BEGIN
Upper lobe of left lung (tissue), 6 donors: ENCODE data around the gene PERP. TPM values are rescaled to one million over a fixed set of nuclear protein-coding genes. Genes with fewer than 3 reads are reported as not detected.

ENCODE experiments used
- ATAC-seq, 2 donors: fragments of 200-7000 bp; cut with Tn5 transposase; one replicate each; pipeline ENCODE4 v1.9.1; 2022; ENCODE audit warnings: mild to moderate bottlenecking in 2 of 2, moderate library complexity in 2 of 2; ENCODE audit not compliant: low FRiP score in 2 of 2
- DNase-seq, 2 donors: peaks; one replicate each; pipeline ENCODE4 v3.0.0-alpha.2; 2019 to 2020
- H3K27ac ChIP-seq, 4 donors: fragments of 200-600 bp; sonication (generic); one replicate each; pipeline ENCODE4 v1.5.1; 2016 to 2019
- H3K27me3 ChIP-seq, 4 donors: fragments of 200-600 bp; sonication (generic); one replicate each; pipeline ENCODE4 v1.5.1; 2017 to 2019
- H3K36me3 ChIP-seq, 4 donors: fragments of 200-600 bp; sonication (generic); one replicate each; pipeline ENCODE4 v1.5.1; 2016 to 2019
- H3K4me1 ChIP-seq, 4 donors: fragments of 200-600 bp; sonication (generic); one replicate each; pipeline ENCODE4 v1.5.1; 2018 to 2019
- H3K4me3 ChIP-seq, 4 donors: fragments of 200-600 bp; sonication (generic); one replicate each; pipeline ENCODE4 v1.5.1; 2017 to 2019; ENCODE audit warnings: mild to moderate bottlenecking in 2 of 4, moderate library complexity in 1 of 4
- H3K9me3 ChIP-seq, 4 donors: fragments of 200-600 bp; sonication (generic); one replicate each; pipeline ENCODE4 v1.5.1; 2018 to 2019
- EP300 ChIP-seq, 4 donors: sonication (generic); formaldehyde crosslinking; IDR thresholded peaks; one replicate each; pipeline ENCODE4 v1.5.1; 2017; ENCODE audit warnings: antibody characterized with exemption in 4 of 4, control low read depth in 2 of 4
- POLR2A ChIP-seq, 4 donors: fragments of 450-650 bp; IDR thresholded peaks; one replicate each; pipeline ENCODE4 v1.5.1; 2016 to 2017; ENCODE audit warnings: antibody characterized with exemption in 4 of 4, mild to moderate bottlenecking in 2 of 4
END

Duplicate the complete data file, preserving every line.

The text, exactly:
Upper lobe of left lung (tissue), 6 donors: ENCODE data around the gene PERP. TPM values are rescaled to one million over a fixed set of nuclear protein-coding genes. Genes with fewer than 3 reads are reported as not detected.

ENCODE experiments used
- ATAC-seq, 2 donors: fragments of 200-7000 bp; cut with Tn5 transposase; one replicate each; pipeline ENCODE4 v1.9.1; 2022; ENCODE audit warnings: mild to moderate bottlenecking in 2 of 2, moderate library complexity in 2 of 2; ENCODE audit not compliant: low FRiP score in 2 of 2
- DNase-seq, 2 donors: peaks; one replicate each; pipeline ENCODE4 v3.0.0-alpha.2; 2019 to 2020
- H3K27ac ChIP-seq, 4 donors: fragments of 200-600 bp; sonication (generic); one replicate each; pipeline ENCODE4 v1.5.1; 2016 to 2019
- H3K27me3 ChIP-seq, 4 donors: fragments of 200-600 bp; sonication (generic); one replicate each; pipeline ENCODE4 v1.5.1; 2017 to 2019
- H3K36me3 ChIP-seq, 4 donors: fragments of 200-600 bp; sonication (generic); one replicate each; pipeline ENCODE4 v1.5.1; 2016 to 2019
- H3K4me1 ChIP-seq, 4 donors: fragments of 200-600 bp; sonication (generic); one replicate each; pipeline ENCODE4 v1.5.1; 2018 to 2019
- H3K4me3 ChIP-seq, 4 donors: fragments of 200-600 bp; sonication (generic); one replicate each; pipeline ENCODE4 v1.5.1; 2017 to 2019; ENCODE audit warnings: mild to moderate bottlenecking in 2 of 4, moderate library complexity in 1 of 4
- H3K9me3 ChIP-seq, 4 donors: fragments of 200-600 bp; sonication (generic); one replicate each; pipeline ENCODE4 v1.5.1; 2018 to 2019
- EP300 ChIP-seq, 4 donors: sonication (generic); formaldehyde crosslinking; IDR thresholded peaks; one replicate each; pipeline ENCODE4 v1.5.1; 2017; ENCODE audit warnings: antibody characterized with exemption in 4 of 4, control low read depth in 2 of 4
- POLR2A ChIP-seq, 4 donors: fragments of 450-650 bp; IDR thresholded peaks; one replicate each; pipeline ENCODE4 v1.5.1; 2016 to 2017; ENCODE audit warnings: antibody characterized with exemption in 4 of 4, mild to moderate bottlenecking in 2 of 4